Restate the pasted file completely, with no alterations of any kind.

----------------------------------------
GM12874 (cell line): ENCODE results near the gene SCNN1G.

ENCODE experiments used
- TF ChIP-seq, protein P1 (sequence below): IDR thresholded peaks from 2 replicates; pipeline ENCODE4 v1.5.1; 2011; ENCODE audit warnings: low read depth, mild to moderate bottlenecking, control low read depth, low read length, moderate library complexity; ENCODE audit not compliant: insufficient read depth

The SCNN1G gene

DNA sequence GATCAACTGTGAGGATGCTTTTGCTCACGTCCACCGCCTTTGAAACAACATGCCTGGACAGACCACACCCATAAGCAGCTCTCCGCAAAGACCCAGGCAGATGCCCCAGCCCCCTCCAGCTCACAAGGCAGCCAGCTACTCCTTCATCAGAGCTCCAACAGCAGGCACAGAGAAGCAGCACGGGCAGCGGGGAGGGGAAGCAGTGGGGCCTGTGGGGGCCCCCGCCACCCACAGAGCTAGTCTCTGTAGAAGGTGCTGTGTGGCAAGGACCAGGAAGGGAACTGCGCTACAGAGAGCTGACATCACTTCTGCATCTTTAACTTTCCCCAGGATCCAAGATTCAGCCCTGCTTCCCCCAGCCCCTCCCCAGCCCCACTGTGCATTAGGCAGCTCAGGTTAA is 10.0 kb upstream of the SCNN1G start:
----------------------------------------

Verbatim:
GM12874 (cell line): ENCODE results near the gene SCNN1G.

ENCODE experiments used
- TF ChIP-seq, protein P1 (sequence below): IDR thresholded peaks from 2 replicates; pipeline ENCODE4 v1.5.1; 2011; ENCODE audit warnings: low read depth, mild to moderate bottlenecking, control low read depth, low read length, moderate library complexity; ENCODE audit not compliant: insufficient read depth

The SCNN1G gene

DNA sequence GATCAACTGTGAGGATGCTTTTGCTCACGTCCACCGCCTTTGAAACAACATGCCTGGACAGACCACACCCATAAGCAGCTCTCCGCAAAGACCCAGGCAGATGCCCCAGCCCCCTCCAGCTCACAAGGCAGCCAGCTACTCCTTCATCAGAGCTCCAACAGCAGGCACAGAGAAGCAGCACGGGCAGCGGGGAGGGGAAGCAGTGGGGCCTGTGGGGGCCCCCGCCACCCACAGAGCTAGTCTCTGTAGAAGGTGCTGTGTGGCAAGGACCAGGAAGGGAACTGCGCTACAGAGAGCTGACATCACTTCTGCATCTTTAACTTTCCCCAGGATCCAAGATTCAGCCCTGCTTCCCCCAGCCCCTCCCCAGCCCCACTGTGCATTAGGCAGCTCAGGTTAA is 10.0 kb upstream of the SCNN1G start: